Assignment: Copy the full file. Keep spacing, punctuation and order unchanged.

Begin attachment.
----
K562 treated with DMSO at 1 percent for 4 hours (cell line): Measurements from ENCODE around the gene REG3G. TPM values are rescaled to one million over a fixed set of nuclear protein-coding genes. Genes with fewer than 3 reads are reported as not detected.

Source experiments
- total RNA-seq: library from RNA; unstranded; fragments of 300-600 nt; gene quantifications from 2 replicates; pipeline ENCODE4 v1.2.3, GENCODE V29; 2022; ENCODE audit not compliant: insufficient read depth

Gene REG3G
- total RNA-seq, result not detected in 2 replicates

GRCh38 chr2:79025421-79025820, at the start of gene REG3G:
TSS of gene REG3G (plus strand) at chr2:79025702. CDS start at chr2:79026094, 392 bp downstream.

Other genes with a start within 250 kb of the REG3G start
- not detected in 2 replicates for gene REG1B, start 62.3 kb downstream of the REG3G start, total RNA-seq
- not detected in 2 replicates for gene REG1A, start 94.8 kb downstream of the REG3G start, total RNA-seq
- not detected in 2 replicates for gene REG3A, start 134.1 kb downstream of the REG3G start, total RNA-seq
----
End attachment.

K562 treated with DMSO at 1 percent for 4 hours (cell line): Measurements from ENCODE around the gene REG3G. TPM values are rescaled to one million over a fixed set of nuclear protein-coding genes. Genes with fewer than 3 reads are reported as not detected.

Source experiments
- total RNA-seq: library from RNA; unstranded; fragments of 300-600 nt; gene quantifications from 2 replicates; pipeline ENCODE4 v1.2.3, GENCODE V29; 2022; ENCODE audit not compliant: insufficient read depth

Gene REG3G
- total RNA-seq, result not detected in 2 replicates

GRCh38 chr2:79025421-79025820, at the start of gene REG3G:
TSS of gene REG3G (plus strand) at chr2:79025702. CDS start at chr2:79026094, 392 bp downstream.

Other genes with a start within 250 kb of the REG3G start
- not detected in 2 replicates for gene REG1B, start 62.3 kb downstream of the REG3G start, total RNA-seq
- not detected in 2 replicates for gene REG1A, start 94.8 kb downstream of the REG3G start, total RNA-seq
- not detected in 2 replicates for gene REG3A, start 134.1 kb downstream of the REG3G start, total RNA-seq